(See INITIAL APPROACH FIX.)
(See INSTRUMENT APPROACH PROCEDURE.)
IAS. IFR TAKEOFF MINIMUMS AND DEPARTURE PROCEDURES
Title 14 Code of Federal
IAS. VFR NOT RECOMMENDED
An advisory provided by a flight service station to a pilot during a preflight or inflight weather briefing that flight under visual flight rules is not recommended. To be given when the current and/or forecast weather conditions are at or below VFR minimums. It does not abrogate the pilot’s authority to make his/her own decision.
Initial Approach Waypoint
Intermediate Fix Waypoint
(See ICAO Term INTERNATIONAL CIVIL AVIATION ORGANIZATION.)
A request for a pilot to activate the aircraft transponder identification feature. This will help the controller to confirm an aircraft identity or to identify an aircraft. (Refer to AIM.)
The special feature in the Air Traffic Control Radar Beacon System (ATCRBS) equipment. It is used to immediately distinguish one displayed beacon target from other beacon targets. (See IDENT.)
(See INTERMEDIATE FIX.)
IF NO TRANSMISSION RECEIVED FOR (TIME)
Used by ATC in radar approaches to prefix procedures which should be followed by the pilot in event of lost communications. (See LOST COMMUNICATIONS.)
Intermediate Fix/Initial Approach Waypoint. The waypoint where the final approach course of a T approach meets the crossbar of the T. When designated (in conjunction with a TAA) this waypoint will be used as an IAWP when approaching the airport from certain directions, and as an IFWP when beginning the approach from another
(See INTERNATIONAL FLIGHT INFORMATION MANUAL.)
(See INSTRUMENT FLIGHT RULES.)
An aircraft conducting flight in accordance with instrument flight rules.
Weather conditions below the minimum for flight under visual flight rules. (See INSTRUMENT METEOROLOGICAL CONDITIONS.)
IFR DEPARTURE PROCEDURE
(See IFR TAKEOFF MINIMUMS AND DEPARTURE PROCEDURES.) (Refer to AIM.)
(See IFR AIRCRAFT.)
IFR LANDING MINIMUMS
(See LANDING MINIMUMS.)
IFR MILITARY TRAINING ROUTES (IR)
Routes used by the Department of Defense and associated Reserve and Air Guard units for the purpose of conducting low-altitude navigation and tactical training in both IFR and VFR weather conditions below 10,000 feet MSL at airspeeds in excess of 250 knots
IFR CLASS B
Generally, that airspace from the surface to 10,000 feet MSL surrounding the nation’s busiest airports in terms of airport operations or passenger enplanements. The configuration of each Class B airspace area is individually tailored and consists of a surface area and two or more layers (some Class B airspaces areas resemble upside-down wedding cakes), and is designed to contain all published instrument procedures once an aircraft enters the airspace. An ATC clearance is required for all aircraft to operate in the area, and all aircraft that are so cleared receive separation services within the airspace. The cloud clearance requirement for VFR operations is “clear of clouds.”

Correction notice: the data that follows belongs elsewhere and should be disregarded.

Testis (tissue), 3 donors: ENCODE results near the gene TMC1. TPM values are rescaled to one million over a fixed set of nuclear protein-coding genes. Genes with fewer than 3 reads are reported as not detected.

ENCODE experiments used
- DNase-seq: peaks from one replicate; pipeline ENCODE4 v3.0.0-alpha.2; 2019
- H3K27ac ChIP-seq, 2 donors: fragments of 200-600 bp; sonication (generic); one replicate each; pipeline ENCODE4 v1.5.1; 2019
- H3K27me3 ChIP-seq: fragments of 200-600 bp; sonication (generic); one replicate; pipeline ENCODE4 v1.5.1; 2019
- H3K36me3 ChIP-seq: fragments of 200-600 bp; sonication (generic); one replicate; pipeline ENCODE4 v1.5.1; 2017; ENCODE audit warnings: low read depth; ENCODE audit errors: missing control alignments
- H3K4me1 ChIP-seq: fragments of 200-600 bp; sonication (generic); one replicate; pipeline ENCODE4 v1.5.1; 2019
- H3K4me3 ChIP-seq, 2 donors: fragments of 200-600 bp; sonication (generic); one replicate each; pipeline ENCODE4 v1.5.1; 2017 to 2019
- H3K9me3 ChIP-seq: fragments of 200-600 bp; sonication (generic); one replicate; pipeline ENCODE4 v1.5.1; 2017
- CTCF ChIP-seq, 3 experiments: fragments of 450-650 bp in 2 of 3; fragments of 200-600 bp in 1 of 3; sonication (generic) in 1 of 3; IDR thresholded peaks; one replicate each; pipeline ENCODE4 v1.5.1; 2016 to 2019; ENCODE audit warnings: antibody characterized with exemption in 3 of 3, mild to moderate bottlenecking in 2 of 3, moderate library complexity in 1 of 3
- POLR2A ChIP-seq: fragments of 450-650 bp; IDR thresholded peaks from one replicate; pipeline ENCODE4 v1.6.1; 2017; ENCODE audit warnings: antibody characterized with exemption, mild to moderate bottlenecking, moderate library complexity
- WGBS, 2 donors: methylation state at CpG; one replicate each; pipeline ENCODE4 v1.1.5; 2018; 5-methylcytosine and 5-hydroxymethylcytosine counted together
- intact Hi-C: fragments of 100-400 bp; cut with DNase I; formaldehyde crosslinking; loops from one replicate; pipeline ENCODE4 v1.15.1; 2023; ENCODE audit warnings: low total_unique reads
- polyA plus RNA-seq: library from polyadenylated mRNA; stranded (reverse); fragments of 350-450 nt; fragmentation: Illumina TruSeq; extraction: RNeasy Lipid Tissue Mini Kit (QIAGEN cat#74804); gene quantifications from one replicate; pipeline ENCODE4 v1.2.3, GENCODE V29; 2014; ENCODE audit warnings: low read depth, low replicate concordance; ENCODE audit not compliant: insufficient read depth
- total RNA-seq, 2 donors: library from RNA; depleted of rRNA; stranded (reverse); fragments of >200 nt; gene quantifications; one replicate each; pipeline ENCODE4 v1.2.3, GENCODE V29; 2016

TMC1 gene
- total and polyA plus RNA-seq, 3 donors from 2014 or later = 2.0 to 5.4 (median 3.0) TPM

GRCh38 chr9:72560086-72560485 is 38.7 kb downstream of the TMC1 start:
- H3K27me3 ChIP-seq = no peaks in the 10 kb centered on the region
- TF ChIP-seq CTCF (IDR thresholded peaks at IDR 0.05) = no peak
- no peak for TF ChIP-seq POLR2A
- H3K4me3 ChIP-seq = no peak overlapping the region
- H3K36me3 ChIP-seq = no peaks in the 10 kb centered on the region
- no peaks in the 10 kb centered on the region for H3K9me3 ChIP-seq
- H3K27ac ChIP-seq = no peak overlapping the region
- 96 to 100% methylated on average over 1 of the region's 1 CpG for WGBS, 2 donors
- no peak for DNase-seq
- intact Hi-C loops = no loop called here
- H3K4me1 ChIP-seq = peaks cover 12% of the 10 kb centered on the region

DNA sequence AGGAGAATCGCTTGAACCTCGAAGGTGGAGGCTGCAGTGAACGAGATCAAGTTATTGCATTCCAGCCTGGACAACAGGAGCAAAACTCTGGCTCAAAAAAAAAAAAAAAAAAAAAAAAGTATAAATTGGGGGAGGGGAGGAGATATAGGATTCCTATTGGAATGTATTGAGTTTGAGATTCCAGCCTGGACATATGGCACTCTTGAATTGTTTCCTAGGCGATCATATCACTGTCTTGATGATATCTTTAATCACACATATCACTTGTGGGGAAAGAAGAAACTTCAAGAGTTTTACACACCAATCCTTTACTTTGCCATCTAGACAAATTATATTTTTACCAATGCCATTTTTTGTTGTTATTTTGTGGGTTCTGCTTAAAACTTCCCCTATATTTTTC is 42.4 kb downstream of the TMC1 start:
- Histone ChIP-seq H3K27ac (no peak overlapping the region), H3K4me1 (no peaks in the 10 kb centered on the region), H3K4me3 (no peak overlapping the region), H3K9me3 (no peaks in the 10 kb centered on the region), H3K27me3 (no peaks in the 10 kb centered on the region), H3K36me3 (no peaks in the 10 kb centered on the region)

Standard IFR separation;
Traffic advisories and conflict resolution; and
instrument runway served by ILS and visual aids intended for operations down to 30 m (100 feet) decision height and down to an RVR of the order of 400 m. d. Precision Approach Runway, Category
instrument runway served by ILS to and along the surface of the runway and: 1. Intended for operations down to an RVR of the order of 200 m (no decision height being applicable) using visual aids during the final phase of landing;
ILS approach procedure which provides for approach without a decision height minimum and with runway visual range of not less than 700 feet. b.
ILS approach procedure which provides for approach without a decision height minimum and with runway visual range of not less than 150 feet. c.
ILS approach procedure which provides for approach without a decision height minimum and without runway visual range minimum.
(See INSTRUMENT LANDING SYSTEM.)
ILS PRM APPROACH
An instrument landing system (ILS) approach conducted to parallel runways whose extended centerlines are separated by less than 4,300 feet and at least 3,000 feet where independent closely spaced approaches are permitted. Also used in conjunction with an LDA PRM, RNAV PRM or GLS PRM approach to conduct Simultaneous Offset Instrument Approach (SOIA) operations. No Transgression Zone (NTZ) monitoring is required to conduct these approaches. ATC utilizes an enhanced display with alerting and, with certain runway spacing, a high update rate PRM surveillance sensor. Use of a secondary monitor frequency, pilot PRM training, and publication of an Attention All Users Page are also required for all PRM approaches. (Refer to AIM)
(See INNER MARKER.)
(See INSTRUMENT METEOROLOGICAL CONDITIONS.)
Used by ATC or pilots when such action compliance is required to avoid an imminent situation. INCERFA (Uncertainty Phase)
INCREASE SPEED TO (SPEED)
(See SPEED ADJUSTMENT.)
INERTIAL NAVIGATION SYSTEM
An RNAV system which is a form of self-contained navigation. (See Area Navigation/RNAV.)
INFLIGHT WEATHER ADVISORY
(See WEATHER ADVISORY.)
A request originated by an FSS for information concerning an overdue VFR aircraft.
INITIAL APPROACH FIX
The fixes depicted on instrument approach procedure charts that identify the beginning of the initial approach segment(s). (See FIX.) (See SEGMENTS OF AN INSTRUMENT APPROACH PROCEDURE.)
INITIAL APPROACH SEGMENT
(See SEGMENTS OF AN INSTRUMENT APPROACH PROCEDURE.)
INITIAL APPROACH SEGMENT [ICAO]
That segment of an instrument approach procedure between the initial approach fix and the intermediate approach fix or, where applicable, the final approach fix or point.
INLAND NAVIGATION FACILITY
A navigation aid on a North American Route at which the common route and/or the noncommon route begins or ends.